Another important factor to consider when aging your ice wine is to age it somewhere with relatively high humidity. High humidity prevents the corks in the bottles of ice wine from breaking down unnecessarily.
You also want to prevent them from being moved frequently (or at all). Moving the bottles of ice wine will break up the delicate chemical compounds of the wine, which will hurt the aging process.
There is also a proper way for ice wine bottles to be oriented while aging. All wines should be stored horizontally on its side. Allowing a bottle of wine to lie on its side will allow the cork to stay moist enough for a couple of years.
TIP: Read this article for a complete breakdown of why sunlight is very bad for your wine. Check it out to learn more. How long does a wine cork last? We tested different corks to find out – read the results here.
Does Ice Wine go bad if unopened?
Ice wine will not go bad if unopened as long as you allow it to sit relatively still when aging it (avoid moving bottles around as this agitates the wine ), keep it in the refrigerator short-term, and allow the wine to sit on its side – allowing the liquid to come into contact with the cork.
These three tricks will ensure that your ice wine does not go bad. Let’s look at two of these tips in more detail. If you constantly move your wine bottles around, this speeds up maturation. It is also important, as mentioned above, to store the ice wine in a dark place, as ultraviolet rays compromise the wine.
It is fine to keep ice wine in the refrigerator short-term for the purpose of positive storage if that is your only option aside from a hot room. However, the wine will not be allowed to evolve, as the cooler temperatures will slow down or even stop the process. But it won’t allow the wine to go bad and turn into vinegar, either!
How long can ice wine last unopened?
Some ice wines can last for 20 – 30 years! This is, of course, under perfect conditions, many of which we have listed above – such as keeping it in a cool and dark space, storing it on its side, and keeping it consistently still and temperature controlled.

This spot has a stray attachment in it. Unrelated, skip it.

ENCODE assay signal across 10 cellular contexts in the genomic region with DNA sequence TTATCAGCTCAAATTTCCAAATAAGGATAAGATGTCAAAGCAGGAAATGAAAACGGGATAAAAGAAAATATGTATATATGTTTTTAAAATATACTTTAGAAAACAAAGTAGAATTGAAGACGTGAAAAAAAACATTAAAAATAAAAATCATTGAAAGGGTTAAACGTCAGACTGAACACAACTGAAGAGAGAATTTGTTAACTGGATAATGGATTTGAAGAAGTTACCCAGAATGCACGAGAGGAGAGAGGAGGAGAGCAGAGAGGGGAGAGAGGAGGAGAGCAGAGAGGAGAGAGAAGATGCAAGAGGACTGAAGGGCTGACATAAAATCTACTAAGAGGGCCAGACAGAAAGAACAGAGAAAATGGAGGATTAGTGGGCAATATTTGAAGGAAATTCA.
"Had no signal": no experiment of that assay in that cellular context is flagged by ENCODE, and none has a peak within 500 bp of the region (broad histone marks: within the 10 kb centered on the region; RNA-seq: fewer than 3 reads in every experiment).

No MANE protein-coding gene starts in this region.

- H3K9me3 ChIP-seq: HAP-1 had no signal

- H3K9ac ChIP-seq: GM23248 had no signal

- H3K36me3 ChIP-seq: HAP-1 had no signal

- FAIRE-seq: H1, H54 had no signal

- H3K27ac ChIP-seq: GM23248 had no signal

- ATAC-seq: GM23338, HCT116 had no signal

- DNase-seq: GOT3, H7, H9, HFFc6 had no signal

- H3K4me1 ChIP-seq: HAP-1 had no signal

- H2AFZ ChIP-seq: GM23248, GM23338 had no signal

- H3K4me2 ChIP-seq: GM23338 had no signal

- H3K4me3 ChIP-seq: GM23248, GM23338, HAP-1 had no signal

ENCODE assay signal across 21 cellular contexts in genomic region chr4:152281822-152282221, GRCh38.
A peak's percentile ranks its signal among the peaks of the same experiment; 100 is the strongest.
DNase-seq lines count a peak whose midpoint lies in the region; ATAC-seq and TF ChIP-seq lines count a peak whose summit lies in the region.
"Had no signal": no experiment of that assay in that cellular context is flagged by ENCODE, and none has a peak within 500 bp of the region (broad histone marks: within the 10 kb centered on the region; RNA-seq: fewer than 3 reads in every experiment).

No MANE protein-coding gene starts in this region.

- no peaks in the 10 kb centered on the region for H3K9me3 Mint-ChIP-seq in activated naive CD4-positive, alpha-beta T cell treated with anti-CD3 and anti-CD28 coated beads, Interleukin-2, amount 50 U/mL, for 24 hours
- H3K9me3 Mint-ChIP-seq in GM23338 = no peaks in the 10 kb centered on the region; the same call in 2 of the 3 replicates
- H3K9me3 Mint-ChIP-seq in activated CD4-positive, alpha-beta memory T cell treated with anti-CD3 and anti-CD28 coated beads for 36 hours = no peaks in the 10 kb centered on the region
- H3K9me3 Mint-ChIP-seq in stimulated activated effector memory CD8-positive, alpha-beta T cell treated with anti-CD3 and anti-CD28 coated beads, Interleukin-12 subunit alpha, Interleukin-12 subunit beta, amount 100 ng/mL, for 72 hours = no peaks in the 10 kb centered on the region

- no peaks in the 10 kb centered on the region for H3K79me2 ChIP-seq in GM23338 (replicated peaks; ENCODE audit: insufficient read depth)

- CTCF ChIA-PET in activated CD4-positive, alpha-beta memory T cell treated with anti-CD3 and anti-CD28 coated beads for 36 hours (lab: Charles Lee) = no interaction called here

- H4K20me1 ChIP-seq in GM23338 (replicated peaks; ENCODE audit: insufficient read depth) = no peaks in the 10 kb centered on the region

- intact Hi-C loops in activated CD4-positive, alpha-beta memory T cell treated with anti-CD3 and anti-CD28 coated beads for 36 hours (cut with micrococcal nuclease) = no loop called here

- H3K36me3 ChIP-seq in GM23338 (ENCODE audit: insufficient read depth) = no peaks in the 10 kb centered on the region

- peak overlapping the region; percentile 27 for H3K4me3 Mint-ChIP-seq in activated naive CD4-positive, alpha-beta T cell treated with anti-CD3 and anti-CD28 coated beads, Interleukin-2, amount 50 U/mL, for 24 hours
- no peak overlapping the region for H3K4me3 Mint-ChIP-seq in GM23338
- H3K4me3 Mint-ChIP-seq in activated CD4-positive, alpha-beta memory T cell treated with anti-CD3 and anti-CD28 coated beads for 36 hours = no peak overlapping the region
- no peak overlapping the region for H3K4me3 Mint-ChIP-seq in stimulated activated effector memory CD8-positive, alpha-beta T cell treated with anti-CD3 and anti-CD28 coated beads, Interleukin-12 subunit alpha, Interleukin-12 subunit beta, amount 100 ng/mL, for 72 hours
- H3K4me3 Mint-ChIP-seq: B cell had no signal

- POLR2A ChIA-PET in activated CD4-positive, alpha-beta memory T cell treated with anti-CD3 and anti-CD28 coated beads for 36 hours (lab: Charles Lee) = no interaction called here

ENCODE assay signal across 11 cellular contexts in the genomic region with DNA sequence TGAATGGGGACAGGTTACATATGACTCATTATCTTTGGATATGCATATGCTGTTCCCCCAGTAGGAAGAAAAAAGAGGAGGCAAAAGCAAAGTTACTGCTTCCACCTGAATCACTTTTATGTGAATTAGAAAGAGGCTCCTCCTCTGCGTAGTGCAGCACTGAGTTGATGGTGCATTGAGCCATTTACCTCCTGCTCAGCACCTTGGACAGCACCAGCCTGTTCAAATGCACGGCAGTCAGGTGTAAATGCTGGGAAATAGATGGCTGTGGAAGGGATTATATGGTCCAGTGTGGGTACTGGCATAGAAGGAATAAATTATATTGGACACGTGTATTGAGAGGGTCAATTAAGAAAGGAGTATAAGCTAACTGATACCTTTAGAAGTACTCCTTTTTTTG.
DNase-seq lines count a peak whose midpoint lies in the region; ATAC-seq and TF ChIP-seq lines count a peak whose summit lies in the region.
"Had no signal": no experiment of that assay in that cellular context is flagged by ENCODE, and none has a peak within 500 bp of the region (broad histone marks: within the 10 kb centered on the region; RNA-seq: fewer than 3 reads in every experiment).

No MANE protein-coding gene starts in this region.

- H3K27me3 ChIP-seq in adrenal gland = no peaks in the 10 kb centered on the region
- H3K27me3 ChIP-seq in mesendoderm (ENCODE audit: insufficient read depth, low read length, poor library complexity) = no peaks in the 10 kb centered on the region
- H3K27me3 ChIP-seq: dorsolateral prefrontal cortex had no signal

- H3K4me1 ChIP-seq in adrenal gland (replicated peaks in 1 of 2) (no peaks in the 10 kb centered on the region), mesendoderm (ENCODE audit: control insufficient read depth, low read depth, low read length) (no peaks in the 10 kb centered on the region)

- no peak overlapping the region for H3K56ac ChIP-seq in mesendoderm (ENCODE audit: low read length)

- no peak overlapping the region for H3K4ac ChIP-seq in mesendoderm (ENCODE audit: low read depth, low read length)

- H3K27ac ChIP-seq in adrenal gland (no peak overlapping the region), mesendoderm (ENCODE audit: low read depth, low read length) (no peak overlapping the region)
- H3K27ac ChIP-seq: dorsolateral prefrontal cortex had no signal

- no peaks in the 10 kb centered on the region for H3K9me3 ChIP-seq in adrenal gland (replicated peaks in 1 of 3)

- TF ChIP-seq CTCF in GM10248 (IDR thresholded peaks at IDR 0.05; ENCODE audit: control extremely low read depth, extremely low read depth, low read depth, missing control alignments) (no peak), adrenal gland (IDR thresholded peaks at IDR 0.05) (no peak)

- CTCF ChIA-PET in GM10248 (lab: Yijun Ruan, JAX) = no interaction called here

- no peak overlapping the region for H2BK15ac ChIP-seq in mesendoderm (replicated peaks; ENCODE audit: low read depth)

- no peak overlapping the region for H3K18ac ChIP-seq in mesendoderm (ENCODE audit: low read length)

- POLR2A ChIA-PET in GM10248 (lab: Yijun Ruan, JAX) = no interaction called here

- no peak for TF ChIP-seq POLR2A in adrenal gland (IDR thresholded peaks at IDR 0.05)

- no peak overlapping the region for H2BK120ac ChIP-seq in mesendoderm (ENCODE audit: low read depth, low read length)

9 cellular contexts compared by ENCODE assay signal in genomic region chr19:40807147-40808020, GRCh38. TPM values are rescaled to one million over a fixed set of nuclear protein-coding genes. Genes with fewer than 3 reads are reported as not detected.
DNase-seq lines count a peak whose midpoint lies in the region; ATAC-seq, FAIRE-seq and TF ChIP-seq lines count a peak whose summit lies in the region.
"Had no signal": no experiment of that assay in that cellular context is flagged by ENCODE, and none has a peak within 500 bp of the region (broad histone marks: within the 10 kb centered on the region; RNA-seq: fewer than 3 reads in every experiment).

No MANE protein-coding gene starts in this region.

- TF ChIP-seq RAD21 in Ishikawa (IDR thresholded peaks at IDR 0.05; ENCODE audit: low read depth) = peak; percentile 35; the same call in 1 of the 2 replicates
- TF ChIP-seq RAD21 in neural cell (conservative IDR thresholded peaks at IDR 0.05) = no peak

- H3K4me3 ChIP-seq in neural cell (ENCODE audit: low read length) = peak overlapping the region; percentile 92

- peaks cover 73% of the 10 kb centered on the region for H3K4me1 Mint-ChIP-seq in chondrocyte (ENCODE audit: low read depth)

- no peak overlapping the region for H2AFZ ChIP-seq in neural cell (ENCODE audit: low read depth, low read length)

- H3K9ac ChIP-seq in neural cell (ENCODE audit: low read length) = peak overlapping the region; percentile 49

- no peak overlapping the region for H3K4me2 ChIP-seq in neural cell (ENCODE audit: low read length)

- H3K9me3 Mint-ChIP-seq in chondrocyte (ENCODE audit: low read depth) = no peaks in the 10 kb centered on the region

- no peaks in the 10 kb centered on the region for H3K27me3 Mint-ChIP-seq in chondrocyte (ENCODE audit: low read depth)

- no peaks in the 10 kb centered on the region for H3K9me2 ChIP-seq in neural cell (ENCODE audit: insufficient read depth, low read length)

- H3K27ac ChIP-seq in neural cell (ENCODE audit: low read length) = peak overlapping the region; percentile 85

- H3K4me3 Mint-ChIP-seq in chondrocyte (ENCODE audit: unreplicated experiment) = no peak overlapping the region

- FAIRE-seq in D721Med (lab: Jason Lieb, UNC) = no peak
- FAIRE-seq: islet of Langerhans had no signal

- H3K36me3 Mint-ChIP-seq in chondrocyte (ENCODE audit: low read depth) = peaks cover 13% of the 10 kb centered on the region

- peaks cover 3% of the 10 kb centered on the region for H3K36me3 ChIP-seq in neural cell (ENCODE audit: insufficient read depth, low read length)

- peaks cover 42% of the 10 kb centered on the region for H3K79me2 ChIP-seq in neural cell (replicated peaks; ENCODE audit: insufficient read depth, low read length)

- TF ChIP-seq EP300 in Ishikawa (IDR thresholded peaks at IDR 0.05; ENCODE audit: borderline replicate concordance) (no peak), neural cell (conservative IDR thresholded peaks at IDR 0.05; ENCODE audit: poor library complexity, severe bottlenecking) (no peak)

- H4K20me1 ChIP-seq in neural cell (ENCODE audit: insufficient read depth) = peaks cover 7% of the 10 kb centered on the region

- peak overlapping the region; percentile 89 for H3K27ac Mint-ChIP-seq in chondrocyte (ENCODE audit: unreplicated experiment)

TIP: If you are interested in learning more about how wine ages, check out this helpful article. Additionally, you may be a lover of cheap wine like I am. If you are, this article will help you determine which cheap wines should be aged and which you should drink immediately.
Under perfect conditions, ice wine can last for years. Also impacting the length of time ice wine will last are the quality, the vintage, and the grapes used.
The better the wine, the longer it will last. Ice wine is a dessert wine and also a fortified wine. These tend to store well because of their residual sugars and lively acidity.
Of course, you won’t know if your ice wine is still drinkable after storage until you open it. If it smells like vinegar, it is likely spoiled.
TIP: A suitable wine glass is the basis for enjoying well-being while drinking your favorite wine variety. Here are our favorite ones (Amazon link):
- Bormioli Rocco Crystal Wine Glasses: A set of eight elegant and traditional wine glasses made in Italy for a reasonable price.
- Riedel VINUM Wine Glasses: Luxury set of two wine glasses suitable for any occasion. We just love them!
- Schott Zwiesel Tritan Crystal Glasses: If you like unusual alternatives, a set of six stemless glasses made of crystal glass.
An opened bottle of ice wine can last several weeks if sealed properly in the refrigerator, as mentioned above, which is a good thing because of the nature of ice wine. It is typically enjoyed in small quantities.
TIP: Check out this page for a complete list of wine products and accessories I love. You’ll find my recommendations for wine refrigerators, decanters, and aerators and the best place to buy wine online. Click here to see the complete listing.